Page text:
Bucknell renames stadium for Christy Mathewson

LEWISBURG, Pa. -- Bucknell University Saturday renames its football field for its most prominent dropout -- baseball great Christy Mathewson.

Mathewson left school after his junior year to pursue a career as a pitcher that would lead to baseball's Hall of Fame.


Bucknell President Gary Sojka acknowledged the irony of naming the stadium after a dropout, especially at a time when graduation rates among college athletes are under increasing scrutiny.

'Christy Mathewson is exactly the kind of role model we should be holding out to student-athletes,' he said. 'He achieved at an entirely different level.'

So a few hours before Saturday's kickoff against Dartmouth, Bucknell will christen its 65-year-old football field Christy Mathewson-Memorial Stadium.

Mathewson starred in three sports at Bucknell before joining the New York Giants in 1901. However, he left a legacy few college athletes today could match.

The Factoryville, Pa., native was a straight-A student. He was class historian and president of his junior class. He sang first bass in the glee club and played bass horn in the band. He was a member of the Euepia literary society, the Phi Gamma Delta social fraternity and Theta Delta Tau honorary society.


'Those are aspects of his career we would hope any athlete or any student would try to emulate,' Sojka said. 'Literally, he was a scholar, a singer, a musician, a writer, a leader -- the whole works.'

And Mathewson was an athlete. He was the basketball team's starting center. In his sophomore year, his only season on the baseball team, he compiled a 7-3 record. His biggest success came at football, where he played fullback and kicker. In three seasons, Mathewson scored 13 touchdowns and kicked eight field goals.

A 48-yard field goal from a difficult angle against Army in 1899 so impressed Walter Camp that the legendary coach proclaimed Mathewson the 'greatest drop kicker in intercollegiate competition.'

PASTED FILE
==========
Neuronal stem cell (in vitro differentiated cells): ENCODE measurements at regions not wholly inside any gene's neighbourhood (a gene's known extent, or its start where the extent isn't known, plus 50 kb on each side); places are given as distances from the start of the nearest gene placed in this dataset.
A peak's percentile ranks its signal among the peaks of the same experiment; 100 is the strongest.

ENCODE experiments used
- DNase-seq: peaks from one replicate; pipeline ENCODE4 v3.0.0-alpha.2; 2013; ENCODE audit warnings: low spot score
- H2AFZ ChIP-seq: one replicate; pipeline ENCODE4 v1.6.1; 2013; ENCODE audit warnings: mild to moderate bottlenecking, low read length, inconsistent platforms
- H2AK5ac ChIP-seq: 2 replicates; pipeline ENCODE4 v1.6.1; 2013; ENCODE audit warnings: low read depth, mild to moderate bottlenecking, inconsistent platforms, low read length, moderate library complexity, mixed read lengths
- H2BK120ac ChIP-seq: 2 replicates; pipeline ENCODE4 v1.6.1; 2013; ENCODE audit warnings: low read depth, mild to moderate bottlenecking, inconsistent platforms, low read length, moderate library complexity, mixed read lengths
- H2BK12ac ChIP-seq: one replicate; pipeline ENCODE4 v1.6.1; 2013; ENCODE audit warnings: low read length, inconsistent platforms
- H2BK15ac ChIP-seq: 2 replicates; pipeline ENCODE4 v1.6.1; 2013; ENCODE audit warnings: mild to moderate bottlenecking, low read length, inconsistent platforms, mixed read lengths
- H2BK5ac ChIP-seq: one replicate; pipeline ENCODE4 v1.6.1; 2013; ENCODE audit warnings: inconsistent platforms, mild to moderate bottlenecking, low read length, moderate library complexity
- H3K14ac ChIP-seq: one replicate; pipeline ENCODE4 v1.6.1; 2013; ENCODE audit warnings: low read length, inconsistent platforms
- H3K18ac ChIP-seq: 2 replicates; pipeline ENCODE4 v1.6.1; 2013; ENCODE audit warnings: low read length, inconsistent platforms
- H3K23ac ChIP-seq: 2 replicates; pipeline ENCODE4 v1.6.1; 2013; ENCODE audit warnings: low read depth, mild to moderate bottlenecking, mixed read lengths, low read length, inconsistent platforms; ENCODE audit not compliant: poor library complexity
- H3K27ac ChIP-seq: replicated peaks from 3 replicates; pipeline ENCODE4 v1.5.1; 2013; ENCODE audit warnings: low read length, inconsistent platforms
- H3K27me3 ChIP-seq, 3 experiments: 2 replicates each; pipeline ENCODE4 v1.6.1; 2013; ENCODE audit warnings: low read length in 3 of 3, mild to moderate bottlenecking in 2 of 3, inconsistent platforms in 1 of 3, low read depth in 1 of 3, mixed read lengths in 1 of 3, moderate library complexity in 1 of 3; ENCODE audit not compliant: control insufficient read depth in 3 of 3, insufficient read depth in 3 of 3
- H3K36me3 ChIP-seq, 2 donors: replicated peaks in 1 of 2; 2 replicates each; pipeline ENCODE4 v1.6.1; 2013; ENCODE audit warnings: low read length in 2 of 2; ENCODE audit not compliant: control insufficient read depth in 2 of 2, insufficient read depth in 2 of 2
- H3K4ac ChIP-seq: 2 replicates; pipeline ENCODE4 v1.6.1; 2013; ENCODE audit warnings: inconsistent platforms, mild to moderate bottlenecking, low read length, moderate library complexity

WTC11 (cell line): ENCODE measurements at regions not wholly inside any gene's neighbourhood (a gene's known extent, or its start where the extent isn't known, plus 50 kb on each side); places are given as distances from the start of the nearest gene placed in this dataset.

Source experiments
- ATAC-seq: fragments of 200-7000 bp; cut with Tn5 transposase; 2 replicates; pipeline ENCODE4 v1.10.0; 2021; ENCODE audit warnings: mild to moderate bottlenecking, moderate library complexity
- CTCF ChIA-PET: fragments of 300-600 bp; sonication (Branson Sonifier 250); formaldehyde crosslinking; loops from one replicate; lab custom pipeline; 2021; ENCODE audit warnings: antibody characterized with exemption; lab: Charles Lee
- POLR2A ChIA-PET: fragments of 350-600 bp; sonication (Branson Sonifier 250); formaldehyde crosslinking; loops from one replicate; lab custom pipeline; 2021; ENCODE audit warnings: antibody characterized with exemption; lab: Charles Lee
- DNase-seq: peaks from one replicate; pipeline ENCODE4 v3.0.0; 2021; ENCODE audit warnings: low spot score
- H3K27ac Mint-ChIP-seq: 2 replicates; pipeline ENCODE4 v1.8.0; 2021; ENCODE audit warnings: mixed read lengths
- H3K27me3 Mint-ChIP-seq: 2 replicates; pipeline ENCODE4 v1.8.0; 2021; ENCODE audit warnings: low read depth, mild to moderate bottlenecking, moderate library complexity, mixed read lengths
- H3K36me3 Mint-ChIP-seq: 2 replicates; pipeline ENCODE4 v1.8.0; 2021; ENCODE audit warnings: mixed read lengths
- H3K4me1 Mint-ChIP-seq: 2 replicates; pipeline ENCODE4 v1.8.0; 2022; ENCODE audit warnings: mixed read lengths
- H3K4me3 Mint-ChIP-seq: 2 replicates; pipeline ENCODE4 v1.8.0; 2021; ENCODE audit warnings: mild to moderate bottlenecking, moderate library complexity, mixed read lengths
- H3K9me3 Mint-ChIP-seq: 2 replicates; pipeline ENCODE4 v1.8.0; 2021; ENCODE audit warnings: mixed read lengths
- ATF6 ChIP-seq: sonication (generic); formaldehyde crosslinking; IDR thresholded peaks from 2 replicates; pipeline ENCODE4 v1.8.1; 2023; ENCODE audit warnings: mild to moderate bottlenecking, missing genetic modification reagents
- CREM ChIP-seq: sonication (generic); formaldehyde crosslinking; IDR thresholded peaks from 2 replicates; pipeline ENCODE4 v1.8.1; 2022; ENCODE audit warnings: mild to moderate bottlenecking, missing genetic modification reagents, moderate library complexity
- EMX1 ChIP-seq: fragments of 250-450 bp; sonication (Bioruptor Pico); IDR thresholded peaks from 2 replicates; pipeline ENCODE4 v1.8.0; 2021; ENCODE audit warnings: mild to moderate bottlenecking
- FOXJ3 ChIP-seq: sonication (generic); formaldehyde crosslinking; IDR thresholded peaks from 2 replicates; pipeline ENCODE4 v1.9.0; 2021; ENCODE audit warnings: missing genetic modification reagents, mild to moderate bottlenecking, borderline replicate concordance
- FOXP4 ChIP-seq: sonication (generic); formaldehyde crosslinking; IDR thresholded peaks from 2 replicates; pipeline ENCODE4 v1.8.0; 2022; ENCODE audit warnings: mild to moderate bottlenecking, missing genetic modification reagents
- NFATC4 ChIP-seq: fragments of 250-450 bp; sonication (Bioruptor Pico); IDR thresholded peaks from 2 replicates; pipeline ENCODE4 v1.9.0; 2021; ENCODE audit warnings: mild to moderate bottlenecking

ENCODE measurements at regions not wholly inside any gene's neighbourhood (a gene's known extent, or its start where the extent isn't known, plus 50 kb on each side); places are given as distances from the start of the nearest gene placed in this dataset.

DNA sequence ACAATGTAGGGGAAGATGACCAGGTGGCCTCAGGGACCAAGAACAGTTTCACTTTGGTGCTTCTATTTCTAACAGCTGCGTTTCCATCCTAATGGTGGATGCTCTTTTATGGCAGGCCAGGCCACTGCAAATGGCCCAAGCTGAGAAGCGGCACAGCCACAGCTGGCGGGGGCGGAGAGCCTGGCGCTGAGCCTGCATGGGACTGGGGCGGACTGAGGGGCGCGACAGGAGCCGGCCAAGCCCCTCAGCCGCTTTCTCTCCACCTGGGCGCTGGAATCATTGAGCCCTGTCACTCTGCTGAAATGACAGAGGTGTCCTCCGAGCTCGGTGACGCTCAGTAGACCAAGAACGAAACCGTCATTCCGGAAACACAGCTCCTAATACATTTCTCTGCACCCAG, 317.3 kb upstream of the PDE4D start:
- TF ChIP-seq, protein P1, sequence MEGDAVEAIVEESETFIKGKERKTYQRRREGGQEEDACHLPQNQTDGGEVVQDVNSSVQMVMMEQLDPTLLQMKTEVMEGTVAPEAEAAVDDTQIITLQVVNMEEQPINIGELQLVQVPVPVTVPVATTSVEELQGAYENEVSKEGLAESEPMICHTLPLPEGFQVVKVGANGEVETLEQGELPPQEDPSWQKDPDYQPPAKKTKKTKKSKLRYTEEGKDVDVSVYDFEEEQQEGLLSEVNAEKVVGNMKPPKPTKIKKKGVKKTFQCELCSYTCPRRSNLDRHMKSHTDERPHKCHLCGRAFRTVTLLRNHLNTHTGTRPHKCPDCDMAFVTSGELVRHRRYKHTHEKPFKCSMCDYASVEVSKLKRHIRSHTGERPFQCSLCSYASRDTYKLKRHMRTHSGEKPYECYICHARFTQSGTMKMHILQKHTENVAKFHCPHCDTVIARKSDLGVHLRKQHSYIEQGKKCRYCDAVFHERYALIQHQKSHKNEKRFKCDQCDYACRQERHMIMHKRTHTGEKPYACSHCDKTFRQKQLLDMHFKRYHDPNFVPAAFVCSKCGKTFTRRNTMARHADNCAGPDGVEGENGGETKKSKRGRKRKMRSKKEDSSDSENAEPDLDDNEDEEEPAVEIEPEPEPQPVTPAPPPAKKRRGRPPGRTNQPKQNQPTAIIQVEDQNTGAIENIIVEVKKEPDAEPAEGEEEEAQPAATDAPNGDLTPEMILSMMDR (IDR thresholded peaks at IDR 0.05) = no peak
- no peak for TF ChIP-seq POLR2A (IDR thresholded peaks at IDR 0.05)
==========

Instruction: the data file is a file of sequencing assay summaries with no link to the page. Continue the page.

Apartment-like dormitories now sit on the site of Loomis Field, where Mathewson played football and baseball, but there are plenty of reminders he passed that way.

Shortly after his death from tuberculosis in 1925, professional baseball erected the Christy Mathewson Memorial Gateway at Bucknell's main entrance. Down the street, fans still place flowers at his grave in Lewisburg Cemetery, where he is buried next to his wife, Jane, a Lewisburg native.

The 13,100-seat stadium was completed in 1924. Its rededication follows a $1.2 million renovation, the first overhaul of the facility since its construction.


Sojka said a donor who made a significant gift toward the renovation asked the stadium bear Mathewson's name, in tribute not only to his athletic achievements but 'his integrity of character and high ideals.'

Brad Tufts, Bucknell's sports information director, said the hyphen in Christy Mathewson-Memorial Stadium is significant.

The facility was originally named Memorial Stadium in honor of wartime veterans in the Bucknell community. As a war veteran, Mathewson is already listed on a plaque in the stadium.

'The stadium is being dedicated to Christy Mathewson, but it remains dedicated to those people it was previously dedicated to,' Tufts said. 'We want this to continue to honor him and all those who served their country.'

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